January 22, 2018 / 2:04 PM / 10 months ago

UPDATE 1-Separate unit for EDF nuclear arm has been discussed, says minister Hulot

* Separate EDF nuclear unit is option, nothing decided yet

* Building new model EPR is not priority for now -Hulot (Adds Hulot comments)

By Geert De Clercq

PARIS, Jan 22 (Reuters) - French Energy Minister Nicolas Hulot said the government has discussed the possibility of putting state-owned utility EDF’s nuclear activities in a separate legal unit, but added that nothing had been decided.

He also said that building a new-model EPR nuclear reactor in France was not a priority for now.

Asked whether putting EDF’s nuclear activities in a separate legal unit was an option that had been discussed by the government, Hulot said: “This is one of the scenarios that are on the table, but there is no preferred option at this point”.

“This is part of the suggestions, but no single solution has a preference,” Hulot told reporters on the sidelines of a news conference held to mark the beginning of the new year.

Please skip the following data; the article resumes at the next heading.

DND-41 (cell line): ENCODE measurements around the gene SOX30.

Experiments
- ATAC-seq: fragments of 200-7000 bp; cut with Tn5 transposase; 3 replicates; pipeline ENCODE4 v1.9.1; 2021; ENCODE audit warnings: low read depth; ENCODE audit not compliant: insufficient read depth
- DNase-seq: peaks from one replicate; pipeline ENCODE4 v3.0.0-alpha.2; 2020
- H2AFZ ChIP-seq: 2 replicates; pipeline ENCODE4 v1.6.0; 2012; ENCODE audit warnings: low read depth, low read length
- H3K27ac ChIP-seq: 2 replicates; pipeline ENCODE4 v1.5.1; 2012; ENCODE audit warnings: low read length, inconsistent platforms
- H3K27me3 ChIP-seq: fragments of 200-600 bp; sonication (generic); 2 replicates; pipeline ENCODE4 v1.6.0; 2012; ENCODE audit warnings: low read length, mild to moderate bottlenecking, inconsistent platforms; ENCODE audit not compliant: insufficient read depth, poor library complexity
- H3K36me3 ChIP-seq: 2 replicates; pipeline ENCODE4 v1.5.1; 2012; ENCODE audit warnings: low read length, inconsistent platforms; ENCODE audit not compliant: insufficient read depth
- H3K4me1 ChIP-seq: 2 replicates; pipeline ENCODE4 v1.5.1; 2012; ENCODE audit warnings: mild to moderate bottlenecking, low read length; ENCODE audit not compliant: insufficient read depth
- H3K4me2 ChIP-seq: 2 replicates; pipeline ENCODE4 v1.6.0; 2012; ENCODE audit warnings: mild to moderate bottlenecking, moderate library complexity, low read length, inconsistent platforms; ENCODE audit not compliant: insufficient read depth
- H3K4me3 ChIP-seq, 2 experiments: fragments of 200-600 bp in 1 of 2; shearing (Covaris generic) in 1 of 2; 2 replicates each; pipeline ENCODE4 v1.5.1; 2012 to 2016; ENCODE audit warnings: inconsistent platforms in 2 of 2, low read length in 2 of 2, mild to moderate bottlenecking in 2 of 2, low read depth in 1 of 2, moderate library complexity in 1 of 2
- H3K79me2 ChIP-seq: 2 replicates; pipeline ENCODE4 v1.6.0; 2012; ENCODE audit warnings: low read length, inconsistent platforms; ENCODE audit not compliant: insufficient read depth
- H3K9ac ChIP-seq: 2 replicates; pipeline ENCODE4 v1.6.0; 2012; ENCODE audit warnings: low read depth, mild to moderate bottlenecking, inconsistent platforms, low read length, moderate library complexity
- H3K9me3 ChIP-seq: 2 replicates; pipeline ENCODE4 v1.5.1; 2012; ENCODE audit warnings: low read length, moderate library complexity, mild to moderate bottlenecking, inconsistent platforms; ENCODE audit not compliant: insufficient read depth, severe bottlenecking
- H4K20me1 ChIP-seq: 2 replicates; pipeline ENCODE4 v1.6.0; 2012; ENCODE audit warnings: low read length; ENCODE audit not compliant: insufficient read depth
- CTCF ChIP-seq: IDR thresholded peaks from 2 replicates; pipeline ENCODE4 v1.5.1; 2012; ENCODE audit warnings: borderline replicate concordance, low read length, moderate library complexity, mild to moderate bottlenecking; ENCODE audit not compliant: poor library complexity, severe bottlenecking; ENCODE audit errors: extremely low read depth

Sources told Reuters in November that the French finance ministry is studying several scenarios for restructuring EDF, including spinning off its nuclear power generation activities into a standalone unit.

Asked whether it would be conceivable to build a new-model EPR nuclear reactor in France as EDF chief executive Jean-Bernard Levy has suggested, Hulot said that “for now this is neither a priority or a plan. Right now the priority is to develop renewable energy and to reduce the share of nuclear.”

Last week, Levy told Le Figaro newspaper that French President Emmanuel Macron strongly supports the international ambitions of the French nuclear industry and that EDF hopes to sell nuclear reactors in Saudi Arabia and India.

Levy also said that EDF unit Framatome is developing an optimised new model of its flagship European Pressurized Reactor (EPR), but he said that before this model could be exported, it would have to be ordered and built on French territory.

Under the previous government’s 2015 energy transition law, France needs to cut the share of nuclear energy in its power mix to 50 percent by 2025 from about 75 percent today.

But Hulot said late last year that while the government remains committed to reducing the share of nuclear to 50 percent, it may take ten more years to get to that level. (Reporting by Geert De Clercq; Editing by Sudip Kar-Gupta)

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